Understanding aphasia

August 5, 2023 Swedish Neuroscience Team


In this article:

  • Aphasia is a communication disorder caused by an injury to the brain. It impairs your ability to process and understand language.

  • Stroke is the most common cause of aphasia but it may also stem from a traumatic head injury, infection or tumor.

  • Swedish Neuroscience Institute offers personalized treatment plans that address the underlying cause of your aphasia with innovative, individualized care options.

Imagine your life if the words people said to you suddenly quit making sense. Picture how it would be if you lost the ability to read or write. Or if words and phrases became gibberish when spoken aloud.

Each of those scenarios can be a daily occurrence for people with aphasia.

“Aphasia is a language disorder caused by damage to the area of your brain that controls your ability to communicate,” explains Soo Young Kwon, M.D., a board-certified neurologist at Swedish Neuroscience Institute. “Aphasia is a symptom, not a diagnosis. Anything that disrupts your ability to understand or express yourself is aphasia.”

Roughly two million Americans currently experience aphasia and nearly 180,000 more acquire the symptom every year, according to the National Aphasia Association. And yet, few people are aware of the condition and even fewer understand the impact it can have on the health of those it affects.

The many faces of aphasia

Aphasia is caused by damage to the language center of your brain. Stroke is the most common culprit, but aphasia can also develop due to a brain tumor, traumatic head injury or infection. Anyone can be at risk, but aphasia tends to be most common among older people.

Language and communication encompass more than speaking or the words you use, according to Dr. Kwon.

Damage to the language center can affect your ability to:

  • Speak
  • Read
  • Write
  • Understand others
  • Use numbers
  • Use and understand gestures

There are several main types of aphasia, including:

  • Broca’s aphasia — affects your ability to form complete sentences. Speech is reduced and limited to short utterances with few words.
  • Wernicke’s aphasia — reduces your ability to grasp the meaning of words you once understood but does not change your ability to produce speech. Reading and writing may be severely impaired.
  • Anomic aphasia — causes difficulty identifying the correct words, especially nouns or verbs. Speech and writing may be reduced considerably.
  • Global aphasia — damages all language skills, eliminating the ability to recognize and understand spoken and written communication.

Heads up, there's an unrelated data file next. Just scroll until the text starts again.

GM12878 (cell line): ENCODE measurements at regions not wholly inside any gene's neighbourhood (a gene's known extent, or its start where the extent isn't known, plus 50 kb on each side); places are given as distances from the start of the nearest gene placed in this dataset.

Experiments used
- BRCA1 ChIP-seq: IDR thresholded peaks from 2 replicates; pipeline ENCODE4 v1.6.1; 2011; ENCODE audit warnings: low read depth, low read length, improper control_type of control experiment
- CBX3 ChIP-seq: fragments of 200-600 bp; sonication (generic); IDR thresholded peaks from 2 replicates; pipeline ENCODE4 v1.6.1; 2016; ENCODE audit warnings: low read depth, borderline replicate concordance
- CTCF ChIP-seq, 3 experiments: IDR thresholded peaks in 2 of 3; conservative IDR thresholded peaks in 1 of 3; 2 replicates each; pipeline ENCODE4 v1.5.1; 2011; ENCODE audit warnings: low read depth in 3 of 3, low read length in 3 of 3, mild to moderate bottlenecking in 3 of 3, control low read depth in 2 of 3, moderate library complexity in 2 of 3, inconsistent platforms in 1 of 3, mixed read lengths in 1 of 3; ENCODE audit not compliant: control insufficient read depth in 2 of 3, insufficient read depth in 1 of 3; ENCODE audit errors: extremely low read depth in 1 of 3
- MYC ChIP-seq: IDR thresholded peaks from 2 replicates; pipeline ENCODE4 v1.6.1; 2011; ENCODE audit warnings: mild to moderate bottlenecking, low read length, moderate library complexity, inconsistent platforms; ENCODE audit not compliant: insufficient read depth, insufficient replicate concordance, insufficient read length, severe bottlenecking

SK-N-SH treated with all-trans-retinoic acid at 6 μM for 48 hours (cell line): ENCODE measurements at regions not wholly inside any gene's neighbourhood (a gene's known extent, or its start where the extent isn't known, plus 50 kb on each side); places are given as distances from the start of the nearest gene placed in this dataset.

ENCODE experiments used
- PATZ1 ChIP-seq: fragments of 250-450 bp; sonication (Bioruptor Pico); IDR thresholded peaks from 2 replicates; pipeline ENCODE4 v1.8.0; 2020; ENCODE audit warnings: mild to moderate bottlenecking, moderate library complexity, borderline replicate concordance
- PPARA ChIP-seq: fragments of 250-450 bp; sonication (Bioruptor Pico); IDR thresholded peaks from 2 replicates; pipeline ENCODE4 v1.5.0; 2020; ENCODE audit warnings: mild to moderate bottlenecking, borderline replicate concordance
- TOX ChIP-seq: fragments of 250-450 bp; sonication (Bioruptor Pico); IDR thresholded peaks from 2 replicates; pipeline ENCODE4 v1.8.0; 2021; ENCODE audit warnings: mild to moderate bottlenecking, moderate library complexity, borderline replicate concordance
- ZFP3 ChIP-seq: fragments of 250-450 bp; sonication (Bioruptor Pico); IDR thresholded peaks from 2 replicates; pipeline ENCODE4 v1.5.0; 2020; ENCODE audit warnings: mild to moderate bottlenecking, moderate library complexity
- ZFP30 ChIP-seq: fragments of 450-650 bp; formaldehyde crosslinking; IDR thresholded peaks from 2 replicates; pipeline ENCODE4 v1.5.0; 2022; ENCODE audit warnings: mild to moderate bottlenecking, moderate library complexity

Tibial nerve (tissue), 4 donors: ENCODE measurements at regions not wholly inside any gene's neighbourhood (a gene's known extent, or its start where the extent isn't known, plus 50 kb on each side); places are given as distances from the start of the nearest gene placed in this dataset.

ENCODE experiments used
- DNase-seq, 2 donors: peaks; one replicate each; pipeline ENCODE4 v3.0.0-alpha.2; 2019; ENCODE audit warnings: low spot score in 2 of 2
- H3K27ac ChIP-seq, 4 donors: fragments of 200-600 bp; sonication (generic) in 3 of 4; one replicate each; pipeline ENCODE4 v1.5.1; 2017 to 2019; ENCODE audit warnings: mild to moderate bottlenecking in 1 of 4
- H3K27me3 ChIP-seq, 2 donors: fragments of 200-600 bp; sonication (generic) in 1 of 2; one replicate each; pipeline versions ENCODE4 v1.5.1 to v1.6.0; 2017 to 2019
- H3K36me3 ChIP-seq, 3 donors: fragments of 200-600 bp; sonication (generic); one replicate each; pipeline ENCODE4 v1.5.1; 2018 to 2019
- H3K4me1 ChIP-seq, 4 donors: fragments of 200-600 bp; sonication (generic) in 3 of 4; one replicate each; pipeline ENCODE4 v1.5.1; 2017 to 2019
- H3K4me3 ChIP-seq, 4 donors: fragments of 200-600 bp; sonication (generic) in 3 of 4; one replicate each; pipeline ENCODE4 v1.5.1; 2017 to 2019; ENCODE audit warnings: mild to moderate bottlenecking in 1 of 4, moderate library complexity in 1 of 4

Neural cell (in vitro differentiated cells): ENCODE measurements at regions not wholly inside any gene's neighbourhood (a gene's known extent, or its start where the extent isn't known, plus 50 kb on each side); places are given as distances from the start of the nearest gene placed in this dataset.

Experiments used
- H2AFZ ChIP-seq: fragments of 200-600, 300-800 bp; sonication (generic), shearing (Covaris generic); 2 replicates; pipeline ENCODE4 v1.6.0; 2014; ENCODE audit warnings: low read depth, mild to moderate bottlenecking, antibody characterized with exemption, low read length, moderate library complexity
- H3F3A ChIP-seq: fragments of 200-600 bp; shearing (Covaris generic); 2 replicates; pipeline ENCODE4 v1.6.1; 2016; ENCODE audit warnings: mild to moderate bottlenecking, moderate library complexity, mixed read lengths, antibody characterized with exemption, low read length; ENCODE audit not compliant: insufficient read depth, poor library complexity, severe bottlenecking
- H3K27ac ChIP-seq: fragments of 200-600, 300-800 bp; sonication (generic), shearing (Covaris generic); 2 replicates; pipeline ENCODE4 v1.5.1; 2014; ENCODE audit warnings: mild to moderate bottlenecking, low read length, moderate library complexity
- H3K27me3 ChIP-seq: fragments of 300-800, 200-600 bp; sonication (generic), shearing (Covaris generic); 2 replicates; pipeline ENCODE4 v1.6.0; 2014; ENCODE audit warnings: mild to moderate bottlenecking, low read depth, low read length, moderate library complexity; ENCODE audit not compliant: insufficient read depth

Aphasia causes two main categories of communication issues: receptive and expressive, according to Dr. Kwon.

“Some aphasia causes comprehension problems, including problems understanding spoken language or problems reading and understanding what’s written. That’s called receptive aphasia. Then there is expressive aphasia, where you may be able to process incoming information but you can't communicate your inner thoughts outward,” she explains.

Treatment — it depends

How is aphasia treated? “It depends,” says Dr. Kwon. “It depends on what’s causing the aphasia. If it’s from a stroke, it depends on how big the stroke is and the area of the brain it affects. If it’s from a brain tumor, it depends on the size and location of the tumor. ‘It depends’ is very, very important.”

Swedish takes a team approach to treatment for aphasia, according to Dr. Kwon. “We have a great neurology department with lots of subspecialties. We have speech pathologists. We have stroke specialists. We have multiple sclerosis specialists. We have dementia specialists and cancer specialists,” she says. “We focus on personalized treatment strategies that strengthen the functions you have left or help regain what you've lost.”


Learn more and find a provider

Swedish Neuroscience Institute offers comprehensive, progressive diagnosis and treatment for a wide range of spine, brain and central nervous system conditions. Telehealth options are available.

Swedish Virtual Care connects you face-to-face with a nurse practitioner who can review your symptoms, provide instruction, and follow up as needed. If you need to find a provider, you can use our provider directory.

Join our Patient and Family Advisory Council.

Related resources

What women should know about strokes

Stroke: Symptoms, risk and other tips from a Swedish expert

Providence Swedish is nationally recognized for providing high-quality stroke care

This information is not intended as a substitute for professional medical care. Always follow your health care professional’s instructions.

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About the Author

From deep brain stimulation to focused ultrasound to pediatric neurology, The Swedish Neuroscience Team is recognized as national experts to help people address a wide array of neurological conditions. Our goal is to provide useful and helpful advice and tips on non-surgical and surgical options to treat any disease of the mind.

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